[Python-Dev] Caching float(0.0)

Michael Hudson mwh at python.net
Mon Oct 2 17:22:14 CEST 2006

"Martin v. Löwis" <martin at v.loewis.de> writes:

> Kristján V. Jónsson schrieb:
>> I can't see how this situation is any different from the re-use of
>> low ints.  There is no fundamental law that says that ints below 100
>> are more common than other, yet experience shows that  this is so,
>> and so they are reused.
> There are two important differences:
> 1. it is possible to determine whether the value is "special" in
>    constant time, and also fetch the singleton value in constant
>    time for ints; the same isn't possible for floats.

I don't think you mean "constant time" here do you?  I think most of
the code posted so far has been constant time, at least in terms of
instruction count, though some might indeed be fairly slow on some
processors -- conversion from double to integer on the PowerPC
involves a trip off to memory for example.  Even so, everything should
be fairly efficient compared to allocation, even with PyMalloc.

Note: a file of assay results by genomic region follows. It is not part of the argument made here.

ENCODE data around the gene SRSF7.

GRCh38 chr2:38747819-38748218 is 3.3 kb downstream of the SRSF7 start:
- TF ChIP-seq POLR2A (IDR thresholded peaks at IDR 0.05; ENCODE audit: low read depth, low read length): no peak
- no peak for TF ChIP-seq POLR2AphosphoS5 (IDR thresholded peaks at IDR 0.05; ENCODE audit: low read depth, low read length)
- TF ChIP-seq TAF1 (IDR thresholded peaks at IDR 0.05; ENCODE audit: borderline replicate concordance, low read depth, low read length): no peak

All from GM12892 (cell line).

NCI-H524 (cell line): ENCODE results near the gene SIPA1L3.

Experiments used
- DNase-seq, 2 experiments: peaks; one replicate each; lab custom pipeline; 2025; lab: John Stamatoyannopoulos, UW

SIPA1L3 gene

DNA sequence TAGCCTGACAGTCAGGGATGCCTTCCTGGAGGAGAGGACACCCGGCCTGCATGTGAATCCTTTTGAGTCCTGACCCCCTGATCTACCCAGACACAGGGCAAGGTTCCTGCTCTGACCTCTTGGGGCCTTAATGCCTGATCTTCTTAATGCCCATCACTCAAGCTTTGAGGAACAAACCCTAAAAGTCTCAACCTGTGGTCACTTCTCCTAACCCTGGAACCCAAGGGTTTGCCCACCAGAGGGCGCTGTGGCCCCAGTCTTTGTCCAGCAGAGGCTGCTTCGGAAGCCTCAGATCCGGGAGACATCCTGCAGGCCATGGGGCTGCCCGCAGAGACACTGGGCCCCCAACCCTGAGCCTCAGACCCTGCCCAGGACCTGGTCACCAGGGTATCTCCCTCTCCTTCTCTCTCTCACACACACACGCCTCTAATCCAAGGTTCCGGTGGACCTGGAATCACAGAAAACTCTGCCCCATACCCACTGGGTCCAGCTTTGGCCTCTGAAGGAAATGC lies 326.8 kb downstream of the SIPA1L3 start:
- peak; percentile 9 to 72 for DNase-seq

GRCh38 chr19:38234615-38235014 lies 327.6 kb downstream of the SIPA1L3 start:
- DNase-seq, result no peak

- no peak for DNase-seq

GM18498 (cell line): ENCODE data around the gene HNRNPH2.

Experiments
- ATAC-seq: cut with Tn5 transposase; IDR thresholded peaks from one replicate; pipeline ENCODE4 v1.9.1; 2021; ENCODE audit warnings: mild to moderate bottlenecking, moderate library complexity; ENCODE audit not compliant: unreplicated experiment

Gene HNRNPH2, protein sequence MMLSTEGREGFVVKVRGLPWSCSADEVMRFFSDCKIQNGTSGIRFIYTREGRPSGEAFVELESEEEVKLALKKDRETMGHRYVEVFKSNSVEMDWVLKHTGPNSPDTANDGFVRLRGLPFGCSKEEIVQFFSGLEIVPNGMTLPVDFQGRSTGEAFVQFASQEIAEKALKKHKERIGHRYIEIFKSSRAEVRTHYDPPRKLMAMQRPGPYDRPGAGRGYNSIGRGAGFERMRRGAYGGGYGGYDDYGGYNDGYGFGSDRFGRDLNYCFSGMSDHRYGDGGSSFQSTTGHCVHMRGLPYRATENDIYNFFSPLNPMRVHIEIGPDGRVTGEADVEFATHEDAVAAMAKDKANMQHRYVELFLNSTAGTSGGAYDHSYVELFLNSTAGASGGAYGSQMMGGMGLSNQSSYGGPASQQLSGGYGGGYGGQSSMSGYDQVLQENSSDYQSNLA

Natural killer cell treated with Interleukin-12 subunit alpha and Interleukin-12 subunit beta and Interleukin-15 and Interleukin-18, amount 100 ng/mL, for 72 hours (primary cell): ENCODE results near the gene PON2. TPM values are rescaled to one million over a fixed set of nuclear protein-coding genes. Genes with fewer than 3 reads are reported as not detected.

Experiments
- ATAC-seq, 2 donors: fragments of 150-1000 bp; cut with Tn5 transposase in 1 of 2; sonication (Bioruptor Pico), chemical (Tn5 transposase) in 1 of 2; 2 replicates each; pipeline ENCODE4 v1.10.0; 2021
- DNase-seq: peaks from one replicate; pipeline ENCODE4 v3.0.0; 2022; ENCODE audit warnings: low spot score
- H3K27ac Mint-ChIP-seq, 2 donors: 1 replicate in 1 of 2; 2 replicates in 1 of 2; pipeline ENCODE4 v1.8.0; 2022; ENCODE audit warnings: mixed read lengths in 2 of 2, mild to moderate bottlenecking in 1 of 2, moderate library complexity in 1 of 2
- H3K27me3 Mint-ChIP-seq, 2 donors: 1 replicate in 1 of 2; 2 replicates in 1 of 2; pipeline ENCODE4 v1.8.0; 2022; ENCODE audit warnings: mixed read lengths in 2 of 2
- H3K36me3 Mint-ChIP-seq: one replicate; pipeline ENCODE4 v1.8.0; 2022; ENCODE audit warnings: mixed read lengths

> 2. it may be that there is a loss of precision in reusing an existing
>    value (although I'm not certain that this could really happen).
>    For example, could it be that two values compare successful in
>    ==, yet are different values? I know this can't happen for
>    integers, so I feel much more comfortable with that cache.

I think the only case is that the two zeros compare equal, which is
unfortunate given that it's the most compelling value to cache...

I don't know a reliable and fast way to distinguish +0.0 and -0.0.


  The bottom tier is what a certain class of wanker would call
  "business objects" ...                      -- Greg Ward, 9 Dec 1999

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